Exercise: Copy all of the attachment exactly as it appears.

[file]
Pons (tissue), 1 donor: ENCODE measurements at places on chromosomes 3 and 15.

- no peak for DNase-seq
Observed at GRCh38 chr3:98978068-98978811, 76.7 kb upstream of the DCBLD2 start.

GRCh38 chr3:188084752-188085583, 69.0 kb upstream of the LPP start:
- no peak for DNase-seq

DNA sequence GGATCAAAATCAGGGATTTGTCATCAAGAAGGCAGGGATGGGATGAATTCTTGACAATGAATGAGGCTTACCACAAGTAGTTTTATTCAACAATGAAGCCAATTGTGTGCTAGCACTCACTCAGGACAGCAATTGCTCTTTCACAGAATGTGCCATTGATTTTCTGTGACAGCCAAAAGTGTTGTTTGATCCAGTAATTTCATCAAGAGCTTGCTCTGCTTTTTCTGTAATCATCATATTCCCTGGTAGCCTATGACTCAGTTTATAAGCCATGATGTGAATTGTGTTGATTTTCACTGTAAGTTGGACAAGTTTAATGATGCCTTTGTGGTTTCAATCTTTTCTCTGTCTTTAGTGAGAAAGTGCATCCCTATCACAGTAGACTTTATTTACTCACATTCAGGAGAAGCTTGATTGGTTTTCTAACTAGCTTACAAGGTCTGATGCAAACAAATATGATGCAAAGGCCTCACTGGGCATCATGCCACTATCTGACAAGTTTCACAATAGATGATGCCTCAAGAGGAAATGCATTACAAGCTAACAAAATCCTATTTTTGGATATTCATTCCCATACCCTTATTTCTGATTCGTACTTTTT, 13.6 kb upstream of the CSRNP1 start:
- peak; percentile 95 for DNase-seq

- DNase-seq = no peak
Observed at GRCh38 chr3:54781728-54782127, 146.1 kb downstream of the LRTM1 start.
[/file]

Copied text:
Pons (tissue), 1 donor: ENCODE measurements at places on chromosomes 3 and 15.

- no peak for DNase-seq
Observed at GRCh38 chr3:98978068-98978811, 76.7 kb upstream of the DCBLD2 start.

GRCh38 chr3:188084752-188085583, 69.0 kb upstream of the LPP start:
- no peak for DNase-seq

DNA sequence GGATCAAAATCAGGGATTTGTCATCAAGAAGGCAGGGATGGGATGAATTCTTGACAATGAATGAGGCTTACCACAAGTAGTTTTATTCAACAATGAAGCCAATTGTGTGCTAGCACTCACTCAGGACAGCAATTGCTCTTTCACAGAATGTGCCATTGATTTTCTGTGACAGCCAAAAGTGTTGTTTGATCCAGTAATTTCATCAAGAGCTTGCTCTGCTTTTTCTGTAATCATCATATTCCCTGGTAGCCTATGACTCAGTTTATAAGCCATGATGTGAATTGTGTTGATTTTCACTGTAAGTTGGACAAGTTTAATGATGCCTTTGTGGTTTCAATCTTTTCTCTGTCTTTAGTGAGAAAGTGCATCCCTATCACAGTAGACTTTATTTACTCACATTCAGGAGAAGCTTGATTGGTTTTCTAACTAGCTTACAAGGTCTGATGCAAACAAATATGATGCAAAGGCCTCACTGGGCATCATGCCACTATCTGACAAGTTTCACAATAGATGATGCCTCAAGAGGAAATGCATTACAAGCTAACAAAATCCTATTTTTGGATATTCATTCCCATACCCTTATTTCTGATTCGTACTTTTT, 13.6 kb upstream of the CSRNP1 start:
- peak; percentile 95 for DNase-seq

- DNase-seq = no peak
Observed at GRCh38 chr3:54781728-54782127, 146.1 kb downstream of the LRTM1 start.